However, with respect to Sections 8(a)(1) and 8(a)(3) statutory rights cases, the General Counsel recommends the Board no longer defer an unfair labor practice charge to an arbitration solution unless it has been shown that the employees statutory rights have been adequately considered by the arbitrator.
What this means is that, where the discipline of an employee has resulted in the filing of a grievance, which was subsequently submitted to arbitration, and also a timely unfair labor practice charge, the NLRB will effectively be the final arbiter, for it appears the General Counsel will not defer to an arbitration award until after the NLRB has conducted an investigation and determined whether the arbitrator in fact considered the statutory rights and issues in Sections 8(a)(1) and (3) cases.
The General Counsel goes on to say that the same standard will be applied to pre-arbitration grievance settlements. Specifically, the NLRB will give no effect to a grievance settlement unless the evidence demonstrates that the parties intended to settle the unfair labor practice charge as well as the grievance. If so, then the settlement will be evaluated under the NLRB’s current standards for assessing non-Board settlement agreements.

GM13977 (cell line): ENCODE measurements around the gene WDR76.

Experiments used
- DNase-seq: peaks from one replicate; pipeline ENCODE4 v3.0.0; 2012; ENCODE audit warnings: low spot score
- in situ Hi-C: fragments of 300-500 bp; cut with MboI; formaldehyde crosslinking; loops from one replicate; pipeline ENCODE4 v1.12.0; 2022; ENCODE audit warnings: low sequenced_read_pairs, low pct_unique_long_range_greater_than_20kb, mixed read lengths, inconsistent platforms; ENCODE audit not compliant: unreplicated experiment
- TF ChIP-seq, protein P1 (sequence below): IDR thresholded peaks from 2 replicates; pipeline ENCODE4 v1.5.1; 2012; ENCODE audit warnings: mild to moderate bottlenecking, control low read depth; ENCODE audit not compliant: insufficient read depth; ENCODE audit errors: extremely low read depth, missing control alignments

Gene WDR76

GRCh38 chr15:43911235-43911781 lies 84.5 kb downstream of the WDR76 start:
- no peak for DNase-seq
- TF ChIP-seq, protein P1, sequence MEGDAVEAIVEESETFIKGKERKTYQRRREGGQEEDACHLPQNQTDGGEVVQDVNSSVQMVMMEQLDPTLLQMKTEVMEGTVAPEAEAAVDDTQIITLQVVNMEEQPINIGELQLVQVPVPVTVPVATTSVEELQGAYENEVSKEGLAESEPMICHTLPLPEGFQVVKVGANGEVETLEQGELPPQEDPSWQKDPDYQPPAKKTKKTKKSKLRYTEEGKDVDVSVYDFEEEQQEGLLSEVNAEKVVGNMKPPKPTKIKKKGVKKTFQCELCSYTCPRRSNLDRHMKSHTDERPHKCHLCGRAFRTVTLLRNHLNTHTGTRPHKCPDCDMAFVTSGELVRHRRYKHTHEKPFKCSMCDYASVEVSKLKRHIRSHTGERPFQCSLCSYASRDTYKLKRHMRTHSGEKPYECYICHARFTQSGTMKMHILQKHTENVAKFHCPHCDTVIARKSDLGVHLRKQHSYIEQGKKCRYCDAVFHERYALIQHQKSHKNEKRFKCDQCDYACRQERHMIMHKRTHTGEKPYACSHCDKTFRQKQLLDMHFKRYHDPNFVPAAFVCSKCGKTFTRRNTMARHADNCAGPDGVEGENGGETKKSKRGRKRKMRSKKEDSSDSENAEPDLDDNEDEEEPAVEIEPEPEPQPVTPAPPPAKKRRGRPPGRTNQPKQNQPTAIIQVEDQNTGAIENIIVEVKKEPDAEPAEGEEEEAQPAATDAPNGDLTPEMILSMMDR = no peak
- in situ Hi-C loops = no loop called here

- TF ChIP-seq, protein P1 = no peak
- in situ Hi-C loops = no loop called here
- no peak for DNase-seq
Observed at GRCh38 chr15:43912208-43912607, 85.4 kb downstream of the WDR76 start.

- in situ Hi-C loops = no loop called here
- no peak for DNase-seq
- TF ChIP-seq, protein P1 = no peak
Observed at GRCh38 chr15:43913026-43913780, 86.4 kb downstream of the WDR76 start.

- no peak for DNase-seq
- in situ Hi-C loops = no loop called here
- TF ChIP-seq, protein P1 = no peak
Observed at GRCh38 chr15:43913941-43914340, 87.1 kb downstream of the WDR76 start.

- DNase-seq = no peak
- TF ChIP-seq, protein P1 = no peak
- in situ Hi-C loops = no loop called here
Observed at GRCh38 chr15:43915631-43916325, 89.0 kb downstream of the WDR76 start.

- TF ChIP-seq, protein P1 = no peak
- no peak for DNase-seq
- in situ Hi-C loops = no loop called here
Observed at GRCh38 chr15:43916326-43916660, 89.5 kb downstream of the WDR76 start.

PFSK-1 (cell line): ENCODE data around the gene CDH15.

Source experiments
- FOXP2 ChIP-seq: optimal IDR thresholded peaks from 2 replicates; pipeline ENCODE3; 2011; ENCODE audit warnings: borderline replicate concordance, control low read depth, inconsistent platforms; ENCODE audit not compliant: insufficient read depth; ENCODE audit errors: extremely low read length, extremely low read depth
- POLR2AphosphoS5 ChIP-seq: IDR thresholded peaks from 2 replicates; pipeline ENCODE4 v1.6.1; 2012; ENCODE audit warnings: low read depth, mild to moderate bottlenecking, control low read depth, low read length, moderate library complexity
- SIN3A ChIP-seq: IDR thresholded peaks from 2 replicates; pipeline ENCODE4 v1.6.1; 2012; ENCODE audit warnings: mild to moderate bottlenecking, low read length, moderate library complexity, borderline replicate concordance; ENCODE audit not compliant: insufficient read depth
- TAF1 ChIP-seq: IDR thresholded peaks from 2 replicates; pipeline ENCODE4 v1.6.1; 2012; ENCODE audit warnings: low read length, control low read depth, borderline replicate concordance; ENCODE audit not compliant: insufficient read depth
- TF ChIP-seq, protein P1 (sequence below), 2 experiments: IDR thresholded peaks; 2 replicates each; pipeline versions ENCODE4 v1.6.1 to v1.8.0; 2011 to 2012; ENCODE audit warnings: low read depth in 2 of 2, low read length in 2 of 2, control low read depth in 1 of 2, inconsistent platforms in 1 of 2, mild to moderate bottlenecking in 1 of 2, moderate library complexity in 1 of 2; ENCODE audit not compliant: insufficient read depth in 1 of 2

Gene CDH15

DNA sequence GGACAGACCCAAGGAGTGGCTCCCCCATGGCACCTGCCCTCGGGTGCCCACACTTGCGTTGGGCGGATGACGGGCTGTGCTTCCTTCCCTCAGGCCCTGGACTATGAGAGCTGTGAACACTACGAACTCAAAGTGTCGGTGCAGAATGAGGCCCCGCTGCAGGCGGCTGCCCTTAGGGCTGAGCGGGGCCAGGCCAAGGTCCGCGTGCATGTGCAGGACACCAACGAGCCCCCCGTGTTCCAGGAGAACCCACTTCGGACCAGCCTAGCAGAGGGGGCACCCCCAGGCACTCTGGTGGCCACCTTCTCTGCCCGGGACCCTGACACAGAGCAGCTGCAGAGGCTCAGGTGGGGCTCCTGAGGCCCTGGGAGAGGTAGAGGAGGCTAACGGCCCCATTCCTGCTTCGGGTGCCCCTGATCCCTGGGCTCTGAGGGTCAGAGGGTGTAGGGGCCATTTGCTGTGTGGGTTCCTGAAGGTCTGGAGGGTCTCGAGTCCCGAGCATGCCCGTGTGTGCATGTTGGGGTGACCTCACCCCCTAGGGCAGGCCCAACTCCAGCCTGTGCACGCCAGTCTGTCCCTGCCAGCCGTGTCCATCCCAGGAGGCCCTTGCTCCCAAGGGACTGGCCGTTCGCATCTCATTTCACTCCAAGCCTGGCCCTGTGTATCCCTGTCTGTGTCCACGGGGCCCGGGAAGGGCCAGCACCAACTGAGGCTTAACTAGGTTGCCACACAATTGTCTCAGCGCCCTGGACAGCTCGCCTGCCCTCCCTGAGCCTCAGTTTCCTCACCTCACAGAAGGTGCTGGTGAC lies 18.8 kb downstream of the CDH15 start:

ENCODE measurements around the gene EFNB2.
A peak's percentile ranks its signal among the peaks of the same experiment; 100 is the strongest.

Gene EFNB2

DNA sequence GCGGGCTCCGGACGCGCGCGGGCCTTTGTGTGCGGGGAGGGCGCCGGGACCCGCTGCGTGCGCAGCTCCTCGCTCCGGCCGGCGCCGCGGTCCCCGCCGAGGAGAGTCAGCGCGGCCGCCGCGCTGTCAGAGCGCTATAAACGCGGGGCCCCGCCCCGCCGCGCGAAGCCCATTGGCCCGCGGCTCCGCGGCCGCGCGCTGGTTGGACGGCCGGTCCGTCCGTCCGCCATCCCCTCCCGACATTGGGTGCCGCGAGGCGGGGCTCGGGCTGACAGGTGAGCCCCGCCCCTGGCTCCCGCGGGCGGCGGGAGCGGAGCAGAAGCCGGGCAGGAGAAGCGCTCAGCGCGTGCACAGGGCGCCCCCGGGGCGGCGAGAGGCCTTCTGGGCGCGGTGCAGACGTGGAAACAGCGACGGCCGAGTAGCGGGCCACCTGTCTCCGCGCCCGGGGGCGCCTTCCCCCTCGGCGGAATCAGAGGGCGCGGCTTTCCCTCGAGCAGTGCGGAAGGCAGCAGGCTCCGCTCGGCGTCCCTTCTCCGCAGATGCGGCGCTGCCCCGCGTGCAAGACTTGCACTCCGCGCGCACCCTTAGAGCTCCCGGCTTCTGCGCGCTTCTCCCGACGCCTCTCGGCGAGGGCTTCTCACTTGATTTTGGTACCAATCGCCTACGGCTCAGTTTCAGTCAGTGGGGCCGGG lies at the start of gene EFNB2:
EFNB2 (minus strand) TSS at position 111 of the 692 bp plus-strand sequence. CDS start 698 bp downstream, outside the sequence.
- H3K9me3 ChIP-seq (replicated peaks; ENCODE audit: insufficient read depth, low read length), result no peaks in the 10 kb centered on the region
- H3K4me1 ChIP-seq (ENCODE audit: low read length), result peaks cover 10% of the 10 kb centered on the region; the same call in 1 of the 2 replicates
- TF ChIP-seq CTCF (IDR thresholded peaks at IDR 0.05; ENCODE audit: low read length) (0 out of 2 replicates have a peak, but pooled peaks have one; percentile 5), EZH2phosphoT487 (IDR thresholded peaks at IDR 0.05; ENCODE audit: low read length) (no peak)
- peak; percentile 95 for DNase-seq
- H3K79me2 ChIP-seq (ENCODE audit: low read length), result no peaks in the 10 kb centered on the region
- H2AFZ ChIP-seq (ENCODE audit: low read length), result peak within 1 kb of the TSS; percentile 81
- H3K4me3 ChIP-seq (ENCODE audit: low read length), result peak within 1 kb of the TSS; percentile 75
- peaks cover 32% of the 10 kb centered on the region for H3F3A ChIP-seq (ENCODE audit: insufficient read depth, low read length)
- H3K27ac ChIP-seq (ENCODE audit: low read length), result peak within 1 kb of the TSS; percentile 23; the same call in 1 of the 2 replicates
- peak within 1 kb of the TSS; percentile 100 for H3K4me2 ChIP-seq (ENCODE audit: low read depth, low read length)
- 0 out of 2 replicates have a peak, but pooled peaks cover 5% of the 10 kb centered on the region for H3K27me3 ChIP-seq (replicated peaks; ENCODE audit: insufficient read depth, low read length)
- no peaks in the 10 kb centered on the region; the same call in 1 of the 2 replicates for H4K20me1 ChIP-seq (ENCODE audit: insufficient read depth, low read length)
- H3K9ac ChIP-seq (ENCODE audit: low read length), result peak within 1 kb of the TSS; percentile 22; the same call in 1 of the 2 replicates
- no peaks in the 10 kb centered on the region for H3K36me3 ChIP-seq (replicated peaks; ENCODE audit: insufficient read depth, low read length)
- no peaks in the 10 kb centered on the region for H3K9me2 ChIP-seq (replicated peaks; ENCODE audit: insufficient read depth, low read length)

Even if the case is deferred to arbitration by the Region, the NLRB will still maintain an open file and review the “award” once issued and determine whether the party urging deferral has met its burden of demonstrating that the statutory issue was in fact presented to the arbitrator; the arbitrator correctly enunciated the applicable statutory principles and applied them in deciding the matter; and that the award is not clearly “repugnant to the act” which apparently means the NLRB doesn’t disagree with the conclusion.
This new standard being advocated by the Acting General Counsel suggests that employers ought to carefully consider whether to seek deferral in discipline cases which may involve Section 8(a)(1) and/or (3) claims since an arbitration award may not end the matter as the employer would hope.